7. All major sports are represented. THIS IS THE STATE OF HOCKEY!!!! Folks aren’t spectators, we KNOW our stuff, and most play hockey. Even Lemaire spoke favorably of us. And Favre left his Packers for us.
    8. Minnesota nice. It’s great. There’s also Minnesota tough. No drama, just tough (there’s a reason so many of our kids go onto the NHL).
    9. Farms and orchards. For historic, hit the Kelley Farm, or Eidem just a jog down the street. For apples, you haven’t tasted apple bliss until you’ve tried a “Sweet Tango” (also love the “Honeycrisp”).
    10. All four BEAUTIFUL seasons. Summer (for the most part no humidity, fireworks can’t start until 10:30 pm because the sun sets so late) and Fall (very much like upstate NY) are my favorites, but there is just such fun during Winter, too. The Hollidazzle, the Ice Palace, and more (with a long Winter, there’s gotta be a lot or we’d be hosed).

  2. Eileen July 16, 2010 / 12:15 am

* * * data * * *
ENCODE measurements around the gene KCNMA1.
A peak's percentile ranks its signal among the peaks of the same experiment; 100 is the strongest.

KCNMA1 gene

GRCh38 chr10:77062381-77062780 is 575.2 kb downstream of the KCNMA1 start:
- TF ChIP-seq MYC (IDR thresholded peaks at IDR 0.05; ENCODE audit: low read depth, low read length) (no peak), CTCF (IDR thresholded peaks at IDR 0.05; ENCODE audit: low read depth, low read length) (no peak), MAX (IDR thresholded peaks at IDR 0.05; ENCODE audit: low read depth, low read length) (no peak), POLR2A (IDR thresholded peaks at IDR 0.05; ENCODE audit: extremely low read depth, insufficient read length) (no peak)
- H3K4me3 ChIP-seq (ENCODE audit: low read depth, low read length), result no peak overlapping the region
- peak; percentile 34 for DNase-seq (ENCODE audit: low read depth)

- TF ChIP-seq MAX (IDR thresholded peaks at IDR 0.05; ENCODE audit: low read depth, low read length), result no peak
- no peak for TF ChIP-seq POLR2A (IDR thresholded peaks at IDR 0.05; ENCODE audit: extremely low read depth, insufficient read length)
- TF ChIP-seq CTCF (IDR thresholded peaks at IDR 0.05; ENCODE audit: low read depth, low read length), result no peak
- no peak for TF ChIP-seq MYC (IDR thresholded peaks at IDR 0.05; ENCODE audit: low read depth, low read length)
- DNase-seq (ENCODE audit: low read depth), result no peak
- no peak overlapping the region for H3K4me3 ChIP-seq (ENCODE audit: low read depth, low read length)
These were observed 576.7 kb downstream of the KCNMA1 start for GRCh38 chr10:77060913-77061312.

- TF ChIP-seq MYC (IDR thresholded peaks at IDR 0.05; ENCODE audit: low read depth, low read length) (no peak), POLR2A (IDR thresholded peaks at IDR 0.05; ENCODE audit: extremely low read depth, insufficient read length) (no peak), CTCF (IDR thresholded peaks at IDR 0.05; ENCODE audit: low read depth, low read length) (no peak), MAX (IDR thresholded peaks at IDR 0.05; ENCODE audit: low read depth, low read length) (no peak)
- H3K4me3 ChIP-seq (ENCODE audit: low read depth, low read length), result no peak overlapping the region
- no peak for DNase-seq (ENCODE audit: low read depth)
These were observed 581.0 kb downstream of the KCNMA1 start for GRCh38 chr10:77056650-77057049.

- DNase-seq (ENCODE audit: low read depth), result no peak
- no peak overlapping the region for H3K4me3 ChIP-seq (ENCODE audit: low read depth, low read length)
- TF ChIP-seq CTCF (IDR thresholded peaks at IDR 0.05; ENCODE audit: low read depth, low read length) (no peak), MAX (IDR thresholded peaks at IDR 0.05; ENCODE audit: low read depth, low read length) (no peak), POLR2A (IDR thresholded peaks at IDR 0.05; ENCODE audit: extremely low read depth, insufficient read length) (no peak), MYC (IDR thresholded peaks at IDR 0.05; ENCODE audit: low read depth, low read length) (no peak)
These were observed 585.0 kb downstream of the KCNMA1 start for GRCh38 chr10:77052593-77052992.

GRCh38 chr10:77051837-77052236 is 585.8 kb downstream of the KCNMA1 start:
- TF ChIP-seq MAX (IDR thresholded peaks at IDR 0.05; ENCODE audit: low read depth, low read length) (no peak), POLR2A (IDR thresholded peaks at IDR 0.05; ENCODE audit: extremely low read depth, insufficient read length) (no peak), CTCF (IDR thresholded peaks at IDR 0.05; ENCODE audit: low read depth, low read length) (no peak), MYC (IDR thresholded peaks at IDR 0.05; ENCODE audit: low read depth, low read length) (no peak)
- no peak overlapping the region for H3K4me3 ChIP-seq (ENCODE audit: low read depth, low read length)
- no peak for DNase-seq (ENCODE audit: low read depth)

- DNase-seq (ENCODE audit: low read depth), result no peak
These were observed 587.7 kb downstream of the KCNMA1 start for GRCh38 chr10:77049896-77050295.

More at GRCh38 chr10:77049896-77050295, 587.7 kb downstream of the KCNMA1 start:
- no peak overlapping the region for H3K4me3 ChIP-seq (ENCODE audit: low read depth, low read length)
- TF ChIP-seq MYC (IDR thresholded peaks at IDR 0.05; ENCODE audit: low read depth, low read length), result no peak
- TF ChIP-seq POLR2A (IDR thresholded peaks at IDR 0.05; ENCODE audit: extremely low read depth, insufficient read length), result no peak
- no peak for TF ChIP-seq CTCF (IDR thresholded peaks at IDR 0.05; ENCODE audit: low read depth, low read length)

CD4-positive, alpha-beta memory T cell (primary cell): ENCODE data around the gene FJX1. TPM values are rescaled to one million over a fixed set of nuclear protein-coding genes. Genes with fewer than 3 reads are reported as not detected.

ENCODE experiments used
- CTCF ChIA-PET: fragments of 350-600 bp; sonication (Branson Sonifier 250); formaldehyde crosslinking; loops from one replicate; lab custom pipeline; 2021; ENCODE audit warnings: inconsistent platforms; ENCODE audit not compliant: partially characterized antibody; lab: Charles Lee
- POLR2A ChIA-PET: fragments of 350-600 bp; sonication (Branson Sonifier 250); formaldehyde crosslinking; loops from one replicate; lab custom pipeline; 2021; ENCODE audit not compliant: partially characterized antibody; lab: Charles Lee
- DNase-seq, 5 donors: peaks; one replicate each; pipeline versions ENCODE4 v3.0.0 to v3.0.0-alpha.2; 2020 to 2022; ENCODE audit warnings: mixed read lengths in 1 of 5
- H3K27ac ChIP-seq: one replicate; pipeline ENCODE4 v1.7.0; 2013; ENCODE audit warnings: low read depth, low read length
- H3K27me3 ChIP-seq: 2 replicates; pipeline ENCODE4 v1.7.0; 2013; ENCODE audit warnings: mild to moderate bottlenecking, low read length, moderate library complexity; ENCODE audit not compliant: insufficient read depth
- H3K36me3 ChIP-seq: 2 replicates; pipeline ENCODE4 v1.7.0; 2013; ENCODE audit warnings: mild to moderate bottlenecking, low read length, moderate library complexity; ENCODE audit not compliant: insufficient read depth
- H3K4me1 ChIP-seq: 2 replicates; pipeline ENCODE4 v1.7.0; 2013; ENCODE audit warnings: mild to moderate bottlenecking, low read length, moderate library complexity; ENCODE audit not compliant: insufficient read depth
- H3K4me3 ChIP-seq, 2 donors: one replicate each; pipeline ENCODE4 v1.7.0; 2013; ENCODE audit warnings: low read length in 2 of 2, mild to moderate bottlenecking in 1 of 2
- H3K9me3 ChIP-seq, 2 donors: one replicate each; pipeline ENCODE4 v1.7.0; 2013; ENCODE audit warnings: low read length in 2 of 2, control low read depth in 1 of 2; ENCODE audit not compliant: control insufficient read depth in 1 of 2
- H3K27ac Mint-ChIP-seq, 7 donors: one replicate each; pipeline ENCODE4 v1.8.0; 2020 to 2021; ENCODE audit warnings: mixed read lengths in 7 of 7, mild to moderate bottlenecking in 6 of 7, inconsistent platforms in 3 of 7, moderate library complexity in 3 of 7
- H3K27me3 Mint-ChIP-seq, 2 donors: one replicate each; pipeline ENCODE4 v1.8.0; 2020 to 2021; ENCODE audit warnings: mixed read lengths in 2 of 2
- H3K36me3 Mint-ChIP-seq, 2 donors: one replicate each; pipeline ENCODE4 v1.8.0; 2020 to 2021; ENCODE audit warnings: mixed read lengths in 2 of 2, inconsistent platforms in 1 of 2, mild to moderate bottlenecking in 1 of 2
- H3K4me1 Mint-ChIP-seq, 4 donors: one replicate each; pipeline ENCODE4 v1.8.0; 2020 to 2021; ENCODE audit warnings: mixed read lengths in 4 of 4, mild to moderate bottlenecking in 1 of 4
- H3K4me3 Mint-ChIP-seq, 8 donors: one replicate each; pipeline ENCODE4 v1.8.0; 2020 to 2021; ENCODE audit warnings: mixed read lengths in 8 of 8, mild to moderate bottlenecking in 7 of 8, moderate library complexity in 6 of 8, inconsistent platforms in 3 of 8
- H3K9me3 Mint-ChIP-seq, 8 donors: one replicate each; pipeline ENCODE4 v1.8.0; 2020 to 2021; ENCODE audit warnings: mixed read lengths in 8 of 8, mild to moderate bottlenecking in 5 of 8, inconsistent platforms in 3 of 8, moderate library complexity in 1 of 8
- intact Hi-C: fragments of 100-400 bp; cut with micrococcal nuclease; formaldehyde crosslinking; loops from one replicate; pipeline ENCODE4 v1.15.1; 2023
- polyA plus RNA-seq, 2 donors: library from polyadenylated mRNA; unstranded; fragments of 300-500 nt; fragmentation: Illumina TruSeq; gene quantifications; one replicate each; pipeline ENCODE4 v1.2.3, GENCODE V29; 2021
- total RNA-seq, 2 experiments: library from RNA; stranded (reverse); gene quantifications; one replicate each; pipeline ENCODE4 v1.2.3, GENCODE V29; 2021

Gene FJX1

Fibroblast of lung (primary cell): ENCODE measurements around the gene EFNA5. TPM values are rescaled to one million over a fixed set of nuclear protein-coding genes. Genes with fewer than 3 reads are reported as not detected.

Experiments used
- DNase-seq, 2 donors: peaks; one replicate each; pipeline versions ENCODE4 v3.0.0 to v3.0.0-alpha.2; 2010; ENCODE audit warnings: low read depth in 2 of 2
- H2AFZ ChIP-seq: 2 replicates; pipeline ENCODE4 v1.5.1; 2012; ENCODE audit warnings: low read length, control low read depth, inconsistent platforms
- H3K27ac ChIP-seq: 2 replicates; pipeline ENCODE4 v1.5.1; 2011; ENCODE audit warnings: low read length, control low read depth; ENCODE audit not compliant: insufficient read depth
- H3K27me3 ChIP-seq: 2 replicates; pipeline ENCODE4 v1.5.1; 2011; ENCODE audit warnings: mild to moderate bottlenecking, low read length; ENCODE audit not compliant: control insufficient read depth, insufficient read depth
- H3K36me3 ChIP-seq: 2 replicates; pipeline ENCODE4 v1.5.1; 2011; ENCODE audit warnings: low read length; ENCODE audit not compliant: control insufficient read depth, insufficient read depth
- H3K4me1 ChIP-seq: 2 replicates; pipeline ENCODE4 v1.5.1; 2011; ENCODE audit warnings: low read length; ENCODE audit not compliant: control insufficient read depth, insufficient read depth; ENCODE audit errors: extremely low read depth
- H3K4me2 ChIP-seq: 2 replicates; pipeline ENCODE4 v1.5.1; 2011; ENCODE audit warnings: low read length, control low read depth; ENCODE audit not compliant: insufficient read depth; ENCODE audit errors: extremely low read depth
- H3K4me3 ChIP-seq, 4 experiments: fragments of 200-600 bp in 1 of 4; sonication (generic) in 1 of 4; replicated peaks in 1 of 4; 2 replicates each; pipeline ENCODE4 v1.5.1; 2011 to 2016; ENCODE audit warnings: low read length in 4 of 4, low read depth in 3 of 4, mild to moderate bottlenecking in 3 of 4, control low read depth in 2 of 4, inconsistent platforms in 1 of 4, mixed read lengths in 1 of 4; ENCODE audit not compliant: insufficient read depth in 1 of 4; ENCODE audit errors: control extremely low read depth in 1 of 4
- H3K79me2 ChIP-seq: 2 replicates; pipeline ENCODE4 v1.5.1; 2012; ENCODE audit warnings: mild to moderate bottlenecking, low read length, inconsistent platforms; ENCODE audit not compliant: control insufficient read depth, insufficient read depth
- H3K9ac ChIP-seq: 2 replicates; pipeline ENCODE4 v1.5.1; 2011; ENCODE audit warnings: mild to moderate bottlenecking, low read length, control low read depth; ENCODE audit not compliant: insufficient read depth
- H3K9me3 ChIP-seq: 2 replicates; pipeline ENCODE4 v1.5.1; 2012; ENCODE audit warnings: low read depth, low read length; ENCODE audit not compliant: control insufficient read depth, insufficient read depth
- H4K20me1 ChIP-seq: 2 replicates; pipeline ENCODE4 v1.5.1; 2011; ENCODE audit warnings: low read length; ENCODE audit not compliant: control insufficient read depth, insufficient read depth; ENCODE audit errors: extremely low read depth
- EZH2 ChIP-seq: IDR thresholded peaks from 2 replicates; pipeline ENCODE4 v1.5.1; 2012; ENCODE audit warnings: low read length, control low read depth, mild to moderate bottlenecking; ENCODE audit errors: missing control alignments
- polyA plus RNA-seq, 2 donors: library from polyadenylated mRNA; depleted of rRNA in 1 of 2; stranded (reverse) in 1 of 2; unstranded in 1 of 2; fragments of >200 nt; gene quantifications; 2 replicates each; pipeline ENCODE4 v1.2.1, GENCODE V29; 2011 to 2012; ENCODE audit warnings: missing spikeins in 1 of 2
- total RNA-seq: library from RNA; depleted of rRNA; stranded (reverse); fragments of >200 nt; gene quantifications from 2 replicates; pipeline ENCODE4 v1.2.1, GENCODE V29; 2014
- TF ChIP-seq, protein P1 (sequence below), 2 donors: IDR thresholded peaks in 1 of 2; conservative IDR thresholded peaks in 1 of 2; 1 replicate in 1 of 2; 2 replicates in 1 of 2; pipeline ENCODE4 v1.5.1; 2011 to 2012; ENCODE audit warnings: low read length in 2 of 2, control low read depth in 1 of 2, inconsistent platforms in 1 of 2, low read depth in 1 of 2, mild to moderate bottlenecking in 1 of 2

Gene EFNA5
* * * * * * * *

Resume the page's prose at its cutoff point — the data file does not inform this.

It took a while to generate this list. And I couldn’t write the first half without the second 🙂

    Ten things I like about Houston 
    Not including people

    1. Houston Museum of Natural Science & History (but it’s expensive)
    2. We have a nice zoo with lovely park/gardens/amphitheater complex
    3. Central Market – it’s not Wegmans (or Trader Joes) but it’s a mighty fine grocery though expensive!
    4. Johnson Space Center is cool
    5. Proximity to UT football games – it’s a day trip
    6. Galveston is lovely – albeit under utilized fun
    7. Excellent restaurant choices – Thai, Indian, Mexican / Tex-Mex, seafood (Italian/pizza not so good but…) plus Paciugo (gelato)
    8. We have generally great weather November to February, especially of you’re not a fan of snow (which I actually miss)
    9. We have excellent medical facilities at the Texas Medical Center (which is ten minutes from our house) 
    10. The Houston livestock show and rodeo is a hoot – love the calf scramble and bull riding 

    Ten things I hate about Houston
    1. Almost everyone I love requires airfare to be seen
    2. It’s hotter than the hinges of hell here June through September 
    3. People can’t drive worth a dam and 8 lane highways make no difference
    4. Hurricanes suck
    5. It’s flat as a pancake 
    6. Seasons consist of hot, hotter, hotest, and wet
    7. No good Italian food or pizza
    8. Everything requires a car!
    9. Very few things are free 
    10. No one here loves hockey (unless they came from somewhere else)